Outer Knee Pain Running: Causes And Treatment, Prevention

Outer Knee Pain Running: Causes And Treatment, Prevention

Your knees sustain an impact from each running stride you take. You can help keep your knees healthy by building your mileage over time and knowing when to rest. If your knees start to hurt, it's important to know what's causing your pain so you can properly treat it. Iliotibial Band syndrome, or IT band syndrome, is a common cause of outer knee pain for runners.

Outer Knee Pain Running: Causes And Treatment, Prevention

What’s causing my knee pain if the problem is in my hip?

The IT band starts at the hip as a wide tendon where it attaches to the hip bone (Ilium), the glutes and a small muscle called the tensor facia lata (TFL).  It runs down the outside of your thigh to just below the knee, attaching to the tibia.  This is why it’s called the “IT band.”  It connects the ilium to the tibia.  As the IT band approaches the knee, it rubs against the lateral condyle of the femur (see small image).  I like to use the car front-end alignment analogy to explain this:  If the alignment is off in a car, the tires wear more quickly.  The problem is not the tires, it’s the parts that align the tires.  In our knees, the IT band pain is the same as the worn tires, just a symptom of the root problem.

How is this related to running?

Think of your knees as simple hinge joints, similar to a door hinge.  They can only go forward and back.  Our kneecaps point in the direction that the hinge is facing.  So if you’re running forward you want your knees to flex straight forward and back, not at an angle.  If your knee is rotated inward, the friction of the IT band on the lateral condyle is greater and things become irritated, especially during repetitive movements like running.  When you see runner’s with their feet kicking out to the sides when they push off, you’re seeing the poor biomechanics of hip internal rotation in action.  They probably have painful knees.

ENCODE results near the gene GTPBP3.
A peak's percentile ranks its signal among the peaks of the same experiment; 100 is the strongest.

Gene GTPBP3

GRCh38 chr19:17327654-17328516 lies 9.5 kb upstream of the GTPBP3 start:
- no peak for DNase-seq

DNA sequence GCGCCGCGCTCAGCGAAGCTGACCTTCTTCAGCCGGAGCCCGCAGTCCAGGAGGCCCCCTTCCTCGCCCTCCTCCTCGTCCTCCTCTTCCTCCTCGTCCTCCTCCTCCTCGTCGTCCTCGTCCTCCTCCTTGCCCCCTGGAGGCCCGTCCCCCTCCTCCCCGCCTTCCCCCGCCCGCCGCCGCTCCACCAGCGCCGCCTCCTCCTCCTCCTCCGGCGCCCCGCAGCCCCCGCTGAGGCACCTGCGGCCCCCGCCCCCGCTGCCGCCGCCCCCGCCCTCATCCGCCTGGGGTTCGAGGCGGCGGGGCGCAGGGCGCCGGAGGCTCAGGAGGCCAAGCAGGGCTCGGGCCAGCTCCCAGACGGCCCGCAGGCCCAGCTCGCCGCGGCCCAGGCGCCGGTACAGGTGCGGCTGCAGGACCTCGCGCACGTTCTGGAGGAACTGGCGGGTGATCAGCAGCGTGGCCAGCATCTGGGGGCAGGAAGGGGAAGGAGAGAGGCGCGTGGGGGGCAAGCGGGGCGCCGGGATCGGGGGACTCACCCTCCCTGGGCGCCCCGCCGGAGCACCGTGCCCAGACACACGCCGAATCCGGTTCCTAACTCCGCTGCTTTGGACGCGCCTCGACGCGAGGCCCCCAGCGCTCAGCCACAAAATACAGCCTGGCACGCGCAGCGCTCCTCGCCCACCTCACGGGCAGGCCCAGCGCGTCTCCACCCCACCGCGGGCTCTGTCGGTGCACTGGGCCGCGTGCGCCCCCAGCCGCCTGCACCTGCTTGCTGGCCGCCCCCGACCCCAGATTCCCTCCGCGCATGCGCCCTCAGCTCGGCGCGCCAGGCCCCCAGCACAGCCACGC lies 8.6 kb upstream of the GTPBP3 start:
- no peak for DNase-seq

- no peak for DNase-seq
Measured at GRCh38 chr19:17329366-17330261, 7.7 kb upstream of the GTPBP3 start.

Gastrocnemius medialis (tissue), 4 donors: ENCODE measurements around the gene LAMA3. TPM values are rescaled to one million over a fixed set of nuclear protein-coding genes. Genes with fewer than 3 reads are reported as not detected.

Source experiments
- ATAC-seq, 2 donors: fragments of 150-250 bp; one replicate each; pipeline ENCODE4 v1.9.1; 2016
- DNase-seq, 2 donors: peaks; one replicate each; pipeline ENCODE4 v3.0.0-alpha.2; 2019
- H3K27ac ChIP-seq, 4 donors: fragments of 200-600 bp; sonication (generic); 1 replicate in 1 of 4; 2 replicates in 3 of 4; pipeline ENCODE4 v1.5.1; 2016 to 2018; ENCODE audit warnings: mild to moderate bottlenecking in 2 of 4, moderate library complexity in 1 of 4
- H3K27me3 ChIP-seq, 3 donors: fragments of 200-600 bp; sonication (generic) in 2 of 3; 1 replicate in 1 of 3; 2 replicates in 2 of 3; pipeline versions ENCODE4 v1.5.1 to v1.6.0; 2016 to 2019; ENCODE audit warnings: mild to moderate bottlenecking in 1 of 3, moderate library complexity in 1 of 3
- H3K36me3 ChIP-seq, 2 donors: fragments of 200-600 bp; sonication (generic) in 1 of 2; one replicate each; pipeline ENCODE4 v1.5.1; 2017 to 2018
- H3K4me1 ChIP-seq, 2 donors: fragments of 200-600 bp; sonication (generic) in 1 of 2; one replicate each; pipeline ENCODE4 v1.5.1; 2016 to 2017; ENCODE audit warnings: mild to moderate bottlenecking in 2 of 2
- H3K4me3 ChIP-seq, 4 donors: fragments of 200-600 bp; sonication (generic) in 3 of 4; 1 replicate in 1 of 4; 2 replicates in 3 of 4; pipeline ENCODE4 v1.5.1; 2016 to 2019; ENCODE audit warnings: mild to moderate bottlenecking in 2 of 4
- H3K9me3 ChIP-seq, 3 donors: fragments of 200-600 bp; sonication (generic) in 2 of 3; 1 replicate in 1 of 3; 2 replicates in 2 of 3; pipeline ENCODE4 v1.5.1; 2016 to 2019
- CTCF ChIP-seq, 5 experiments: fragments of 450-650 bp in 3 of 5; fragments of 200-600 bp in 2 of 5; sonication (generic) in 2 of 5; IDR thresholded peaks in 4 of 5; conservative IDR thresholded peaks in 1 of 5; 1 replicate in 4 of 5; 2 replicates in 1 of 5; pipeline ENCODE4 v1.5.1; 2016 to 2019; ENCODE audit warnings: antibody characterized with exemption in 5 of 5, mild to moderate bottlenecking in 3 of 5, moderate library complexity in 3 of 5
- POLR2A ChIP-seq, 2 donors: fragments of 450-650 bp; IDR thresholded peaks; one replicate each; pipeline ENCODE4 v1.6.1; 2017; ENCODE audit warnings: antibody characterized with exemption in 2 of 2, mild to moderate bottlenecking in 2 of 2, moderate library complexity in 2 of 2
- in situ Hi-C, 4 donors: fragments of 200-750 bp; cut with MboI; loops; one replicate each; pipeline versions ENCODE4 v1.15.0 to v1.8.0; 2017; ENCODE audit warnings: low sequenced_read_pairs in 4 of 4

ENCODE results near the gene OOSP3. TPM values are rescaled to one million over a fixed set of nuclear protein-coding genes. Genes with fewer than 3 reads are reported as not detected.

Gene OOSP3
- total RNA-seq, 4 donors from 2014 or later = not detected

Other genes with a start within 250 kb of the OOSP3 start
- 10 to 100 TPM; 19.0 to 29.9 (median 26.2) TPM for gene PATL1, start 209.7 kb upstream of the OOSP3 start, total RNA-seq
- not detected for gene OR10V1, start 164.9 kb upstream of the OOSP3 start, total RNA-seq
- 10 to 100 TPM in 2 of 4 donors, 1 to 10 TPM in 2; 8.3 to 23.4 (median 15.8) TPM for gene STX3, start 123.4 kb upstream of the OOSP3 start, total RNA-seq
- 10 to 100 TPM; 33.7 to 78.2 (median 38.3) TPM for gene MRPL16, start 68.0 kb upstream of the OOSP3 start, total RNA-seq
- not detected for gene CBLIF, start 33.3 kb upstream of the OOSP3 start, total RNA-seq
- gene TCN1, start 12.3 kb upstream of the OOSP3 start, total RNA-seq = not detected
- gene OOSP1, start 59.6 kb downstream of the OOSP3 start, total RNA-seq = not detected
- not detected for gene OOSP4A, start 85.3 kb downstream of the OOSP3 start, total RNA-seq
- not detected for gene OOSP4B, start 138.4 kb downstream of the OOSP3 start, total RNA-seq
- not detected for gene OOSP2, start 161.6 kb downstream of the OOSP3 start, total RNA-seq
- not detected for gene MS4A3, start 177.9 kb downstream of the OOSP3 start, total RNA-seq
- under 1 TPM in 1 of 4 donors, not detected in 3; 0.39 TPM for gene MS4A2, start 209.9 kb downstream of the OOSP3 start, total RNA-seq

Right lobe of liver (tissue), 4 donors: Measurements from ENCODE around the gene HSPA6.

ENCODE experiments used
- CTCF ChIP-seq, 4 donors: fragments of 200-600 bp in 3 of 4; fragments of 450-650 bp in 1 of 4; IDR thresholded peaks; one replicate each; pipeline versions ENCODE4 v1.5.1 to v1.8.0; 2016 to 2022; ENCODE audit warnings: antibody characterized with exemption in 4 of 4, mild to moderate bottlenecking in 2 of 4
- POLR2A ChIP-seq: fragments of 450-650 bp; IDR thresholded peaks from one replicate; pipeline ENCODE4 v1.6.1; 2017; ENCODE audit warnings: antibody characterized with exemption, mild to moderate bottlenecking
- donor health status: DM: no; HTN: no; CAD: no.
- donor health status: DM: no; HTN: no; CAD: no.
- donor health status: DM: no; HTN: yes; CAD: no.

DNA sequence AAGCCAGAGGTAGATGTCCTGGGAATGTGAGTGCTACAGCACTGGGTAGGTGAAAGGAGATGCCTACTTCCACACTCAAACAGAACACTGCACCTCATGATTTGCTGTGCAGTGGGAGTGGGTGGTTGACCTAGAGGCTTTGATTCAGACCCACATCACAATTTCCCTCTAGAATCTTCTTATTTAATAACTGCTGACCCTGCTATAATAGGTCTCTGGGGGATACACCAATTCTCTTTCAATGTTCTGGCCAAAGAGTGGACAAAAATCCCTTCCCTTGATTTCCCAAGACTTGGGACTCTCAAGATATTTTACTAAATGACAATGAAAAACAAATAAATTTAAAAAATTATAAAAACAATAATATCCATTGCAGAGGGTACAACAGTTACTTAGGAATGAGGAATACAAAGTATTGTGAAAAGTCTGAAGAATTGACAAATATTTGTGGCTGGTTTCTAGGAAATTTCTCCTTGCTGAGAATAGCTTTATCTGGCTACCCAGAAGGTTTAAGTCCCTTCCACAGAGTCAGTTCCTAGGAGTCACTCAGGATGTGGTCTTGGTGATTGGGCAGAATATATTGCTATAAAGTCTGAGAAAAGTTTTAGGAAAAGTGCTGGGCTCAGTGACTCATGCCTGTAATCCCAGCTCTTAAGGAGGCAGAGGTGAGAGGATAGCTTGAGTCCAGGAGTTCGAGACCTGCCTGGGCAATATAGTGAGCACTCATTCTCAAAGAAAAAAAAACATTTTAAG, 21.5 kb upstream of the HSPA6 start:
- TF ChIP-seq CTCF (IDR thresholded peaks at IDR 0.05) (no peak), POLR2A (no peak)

How did this muscle weakness happen?

The short answer is sitting.  When we sit for hours at a time, the muscles are not active.  The use-it-or-lose-it philosophy rings very true here.  Over time, the muscles become more accustomed to being at rest and lose their strength.  I’ve noticed a trend when I talk to people about this subject.  The knee pain usually starts after about 5-6 years of working at a desk job.  Unfortunately, you can count graduate school as a sit-down job.  Incidentally, sit-stand work stations are becoming more popular and I strongly encourage people to consider those if they’re stuck behind a desk work.

Treatment for Outer Knee Pain Running

Taking a break from running helps your IT band heal. Icing your knee and taking an anti-inflammatory reduces pain and inflammation. Ice your hip if you experience pain there. Stretching your IT band and hips helps reduce the tension that contributes to IT band knee pain.

Prevention for Outer Knee Pain Running

Exercises and stretches that target the IT band and hip abductors will keep your muscles and connective tissue strong and flexible. Muscular strength supports joints and connective tissue so you're less likely to put excess strain on your IT band. Keeping your hips and IT band flexible reduces the chances of strain.